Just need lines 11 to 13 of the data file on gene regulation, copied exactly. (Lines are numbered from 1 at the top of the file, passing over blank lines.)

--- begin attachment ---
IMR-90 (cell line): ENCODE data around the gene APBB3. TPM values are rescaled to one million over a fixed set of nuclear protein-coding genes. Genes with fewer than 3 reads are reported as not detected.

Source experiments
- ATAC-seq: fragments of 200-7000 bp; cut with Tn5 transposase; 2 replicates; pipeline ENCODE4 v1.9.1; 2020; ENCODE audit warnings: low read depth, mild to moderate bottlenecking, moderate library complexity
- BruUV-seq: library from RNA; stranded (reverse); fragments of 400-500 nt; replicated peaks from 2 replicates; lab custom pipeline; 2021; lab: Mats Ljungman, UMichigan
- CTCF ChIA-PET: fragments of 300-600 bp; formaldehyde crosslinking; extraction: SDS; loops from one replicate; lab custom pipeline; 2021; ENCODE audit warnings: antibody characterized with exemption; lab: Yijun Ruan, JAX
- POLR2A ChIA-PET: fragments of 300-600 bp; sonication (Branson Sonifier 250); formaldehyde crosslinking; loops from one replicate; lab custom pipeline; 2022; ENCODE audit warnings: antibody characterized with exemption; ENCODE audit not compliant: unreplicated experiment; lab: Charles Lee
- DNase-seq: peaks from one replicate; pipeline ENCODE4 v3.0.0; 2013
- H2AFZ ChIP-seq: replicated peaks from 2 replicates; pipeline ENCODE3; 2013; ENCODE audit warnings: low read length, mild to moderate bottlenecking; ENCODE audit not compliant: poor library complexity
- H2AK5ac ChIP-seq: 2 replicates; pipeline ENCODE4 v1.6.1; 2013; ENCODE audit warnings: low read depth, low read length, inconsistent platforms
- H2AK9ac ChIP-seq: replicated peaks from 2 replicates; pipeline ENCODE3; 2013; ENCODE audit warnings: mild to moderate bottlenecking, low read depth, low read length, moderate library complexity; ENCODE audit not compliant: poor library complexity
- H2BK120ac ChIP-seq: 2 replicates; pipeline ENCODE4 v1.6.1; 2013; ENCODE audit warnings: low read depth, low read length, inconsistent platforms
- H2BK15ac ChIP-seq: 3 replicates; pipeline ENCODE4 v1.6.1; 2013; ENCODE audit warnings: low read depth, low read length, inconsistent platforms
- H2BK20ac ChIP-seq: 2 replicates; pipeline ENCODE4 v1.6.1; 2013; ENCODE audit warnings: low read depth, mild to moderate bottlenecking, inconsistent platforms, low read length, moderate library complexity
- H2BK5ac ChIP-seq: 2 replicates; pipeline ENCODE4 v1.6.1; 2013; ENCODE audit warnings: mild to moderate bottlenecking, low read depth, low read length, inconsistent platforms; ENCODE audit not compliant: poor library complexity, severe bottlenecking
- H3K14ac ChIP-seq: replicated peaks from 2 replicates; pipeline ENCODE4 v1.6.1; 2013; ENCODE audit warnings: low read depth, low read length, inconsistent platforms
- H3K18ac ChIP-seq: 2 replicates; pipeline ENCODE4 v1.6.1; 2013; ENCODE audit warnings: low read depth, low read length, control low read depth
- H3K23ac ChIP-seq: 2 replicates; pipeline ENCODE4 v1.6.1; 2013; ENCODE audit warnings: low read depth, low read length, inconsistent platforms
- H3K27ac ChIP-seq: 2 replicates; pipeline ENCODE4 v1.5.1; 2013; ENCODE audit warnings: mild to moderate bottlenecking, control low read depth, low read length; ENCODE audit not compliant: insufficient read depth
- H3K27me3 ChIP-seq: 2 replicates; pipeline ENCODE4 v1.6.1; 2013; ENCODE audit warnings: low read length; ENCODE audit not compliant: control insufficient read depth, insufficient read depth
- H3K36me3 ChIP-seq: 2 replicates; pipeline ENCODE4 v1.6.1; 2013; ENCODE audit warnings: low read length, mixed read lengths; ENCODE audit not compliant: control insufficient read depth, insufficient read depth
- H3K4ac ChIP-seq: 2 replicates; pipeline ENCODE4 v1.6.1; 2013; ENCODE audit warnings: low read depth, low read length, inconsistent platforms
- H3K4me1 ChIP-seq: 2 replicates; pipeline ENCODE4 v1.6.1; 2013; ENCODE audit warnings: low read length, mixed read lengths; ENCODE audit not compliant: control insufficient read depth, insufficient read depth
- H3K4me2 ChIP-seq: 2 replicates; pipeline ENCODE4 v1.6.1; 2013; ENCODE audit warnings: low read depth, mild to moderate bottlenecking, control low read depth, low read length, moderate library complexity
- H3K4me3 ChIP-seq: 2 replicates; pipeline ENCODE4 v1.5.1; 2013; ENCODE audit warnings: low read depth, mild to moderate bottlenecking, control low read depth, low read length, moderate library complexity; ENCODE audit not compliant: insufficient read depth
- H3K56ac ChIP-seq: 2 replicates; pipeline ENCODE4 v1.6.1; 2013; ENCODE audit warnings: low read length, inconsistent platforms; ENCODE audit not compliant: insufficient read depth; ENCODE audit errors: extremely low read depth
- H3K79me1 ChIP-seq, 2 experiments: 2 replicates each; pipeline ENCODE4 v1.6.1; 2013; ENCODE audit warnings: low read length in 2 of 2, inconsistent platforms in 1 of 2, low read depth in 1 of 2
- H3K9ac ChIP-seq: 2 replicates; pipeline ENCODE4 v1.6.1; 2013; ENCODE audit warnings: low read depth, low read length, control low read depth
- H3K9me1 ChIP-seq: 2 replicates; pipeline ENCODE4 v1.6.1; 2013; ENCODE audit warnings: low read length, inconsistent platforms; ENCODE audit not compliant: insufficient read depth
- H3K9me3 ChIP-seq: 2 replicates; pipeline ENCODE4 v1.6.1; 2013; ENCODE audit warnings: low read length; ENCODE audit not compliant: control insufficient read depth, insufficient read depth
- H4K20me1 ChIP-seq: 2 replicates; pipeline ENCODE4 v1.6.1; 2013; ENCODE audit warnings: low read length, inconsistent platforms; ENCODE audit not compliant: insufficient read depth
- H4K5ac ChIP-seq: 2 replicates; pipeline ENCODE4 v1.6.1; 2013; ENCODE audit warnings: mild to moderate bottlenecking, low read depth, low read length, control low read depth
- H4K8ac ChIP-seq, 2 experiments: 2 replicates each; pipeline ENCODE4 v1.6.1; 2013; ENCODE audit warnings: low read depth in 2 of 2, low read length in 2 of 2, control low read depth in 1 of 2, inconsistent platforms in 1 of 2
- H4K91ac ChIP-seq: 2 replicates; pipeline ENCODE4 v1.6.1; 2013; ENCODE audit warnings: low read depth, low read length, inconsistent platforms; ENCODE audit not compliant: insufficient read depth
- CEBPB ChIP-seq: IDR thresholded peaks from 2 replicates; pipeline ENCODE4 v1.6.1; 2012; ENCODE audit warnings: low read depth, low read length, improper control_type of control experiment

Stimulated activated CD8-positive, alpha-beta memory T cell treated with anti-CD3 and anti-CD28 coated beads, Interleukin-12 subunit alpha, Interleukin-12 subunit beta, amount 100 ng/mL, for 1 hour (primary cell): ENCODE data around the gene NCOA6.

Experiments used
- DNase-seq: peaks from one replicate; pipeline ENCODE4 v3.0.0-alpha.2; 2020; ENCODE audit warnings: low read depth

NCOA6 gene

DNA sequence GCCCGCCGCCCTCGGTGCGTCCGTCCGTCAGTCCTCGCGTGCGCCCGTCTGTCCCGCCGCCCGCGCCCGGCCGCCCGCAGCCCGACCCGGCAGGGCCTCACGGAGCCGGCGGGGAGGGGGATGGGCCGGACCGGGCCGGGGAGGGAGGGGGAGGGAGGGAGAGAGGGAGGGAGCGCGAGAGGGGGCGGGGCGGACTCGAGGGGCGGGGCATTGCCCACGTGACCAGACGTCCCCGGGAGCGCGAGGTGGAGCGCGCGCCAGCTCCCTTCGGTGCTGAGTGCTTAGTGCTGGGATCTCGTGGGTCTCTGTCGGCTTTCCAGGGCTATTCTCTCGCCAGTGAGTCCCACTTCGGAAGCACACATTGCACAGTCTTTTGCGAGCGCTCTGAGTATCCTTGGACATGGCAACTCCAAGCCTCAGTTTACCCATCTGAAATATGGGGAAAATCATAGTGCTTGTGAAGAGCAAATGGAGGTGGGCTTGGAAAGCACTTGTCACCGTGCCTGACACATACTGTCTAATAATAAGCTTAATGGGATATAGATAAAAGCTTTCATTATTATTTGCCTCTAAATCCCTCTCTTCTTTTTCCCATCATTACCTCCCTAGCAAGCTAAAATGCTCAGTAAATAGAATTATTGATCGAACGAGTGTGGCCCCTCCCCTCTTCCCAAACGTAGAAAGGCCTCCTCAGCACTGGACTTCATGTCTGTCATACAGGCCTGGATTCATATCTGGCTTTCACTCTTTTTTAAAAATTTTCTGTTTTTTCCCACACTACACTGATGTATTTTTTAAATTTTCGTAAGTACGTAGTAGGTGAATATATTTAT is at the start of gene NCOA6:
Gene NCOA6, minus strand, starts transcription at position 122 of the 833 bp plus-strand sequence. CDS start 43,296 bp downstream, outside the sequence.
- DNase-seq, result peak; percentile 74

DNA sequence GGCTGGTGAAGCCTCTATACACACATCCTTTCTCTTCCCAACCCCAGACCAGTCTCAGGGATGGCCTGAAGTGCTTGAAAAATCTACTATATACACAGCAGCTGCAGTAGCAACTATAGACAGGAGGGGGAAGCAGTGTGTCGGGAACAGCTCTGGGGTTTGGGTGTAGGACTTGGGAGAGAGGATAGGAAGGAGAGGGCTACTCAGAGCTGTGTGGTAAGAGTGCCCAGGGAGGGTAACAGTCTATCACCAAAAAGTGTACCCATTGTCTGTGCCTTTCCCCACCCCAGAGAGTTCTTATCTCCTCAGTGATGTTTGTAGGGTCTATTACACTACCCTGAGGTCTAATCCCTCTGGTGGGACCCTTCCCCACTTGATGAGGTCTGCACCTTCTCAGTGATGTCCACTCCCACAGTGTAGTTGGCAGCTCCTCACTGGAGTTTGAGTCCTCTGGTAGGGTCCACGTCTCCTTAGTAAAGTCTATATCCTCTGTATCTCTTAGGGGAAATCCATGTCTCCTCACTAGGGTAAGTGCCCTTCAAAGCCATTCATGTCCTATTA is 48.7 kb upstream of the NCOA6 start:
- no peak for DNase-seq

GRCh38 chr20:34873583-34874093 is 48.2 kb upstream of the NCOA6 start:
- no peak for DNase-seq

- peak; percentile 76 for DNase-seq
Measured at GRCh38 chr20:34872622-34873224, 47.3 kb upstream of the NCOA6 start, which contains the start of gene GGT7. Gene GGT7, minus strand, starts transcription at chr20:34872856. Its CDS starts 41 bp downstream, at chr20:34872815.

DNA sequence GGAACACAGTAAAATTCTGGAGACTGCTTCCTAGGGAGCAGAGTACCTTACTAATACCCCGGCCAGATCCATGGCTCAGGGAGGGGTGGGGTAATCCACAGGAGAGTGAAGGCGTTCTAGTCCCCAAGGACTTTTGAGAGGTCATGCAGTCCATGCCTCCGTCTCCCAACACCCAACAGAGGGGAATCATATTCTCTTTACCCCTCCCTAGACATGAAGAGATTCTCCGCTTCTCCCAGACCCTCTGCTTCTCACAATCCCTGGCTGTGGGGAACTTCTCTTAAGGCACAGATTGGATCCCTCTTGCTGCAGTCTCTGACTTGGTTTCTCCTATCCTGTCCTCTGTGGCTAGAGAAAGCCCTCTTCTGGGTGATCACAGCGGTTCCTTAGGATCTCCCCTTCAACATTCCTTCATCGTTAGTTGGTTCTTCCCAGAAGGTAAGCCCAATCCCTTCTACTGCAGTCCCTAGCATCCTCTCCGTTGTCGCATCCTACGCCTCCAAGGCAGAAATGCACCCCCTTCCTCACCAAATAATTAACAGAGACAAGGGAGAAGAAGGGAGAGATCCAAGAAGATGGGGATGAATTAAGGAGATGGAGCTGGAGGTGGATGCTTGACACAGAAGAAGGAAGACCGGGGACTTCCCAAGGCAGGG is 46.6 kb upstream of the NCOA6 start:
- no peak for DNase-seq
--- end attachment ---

- H2BK120ac ChIP-seq: 2 replicates; pipeline ENCODE4 v1.6.1; 2013; ENCODE audit warnings: low read depth, low read length, inconsistent platforms
- H2BK15ac ChIP-seq: 3 replicates; pipeline ENCODE4 v1.6.1; 2013; ENCODE audit warnings: low read depth, low read length, inconsistent platforms
- H2BK20ac ChIP-seq: 2 replicates; pipeline ENCODE4 v1.6.1; 2013; ENCODE audit warnings: low read depth, mild to moderate bottlenecking, inconsistent platforms, low read length, moderate library complexity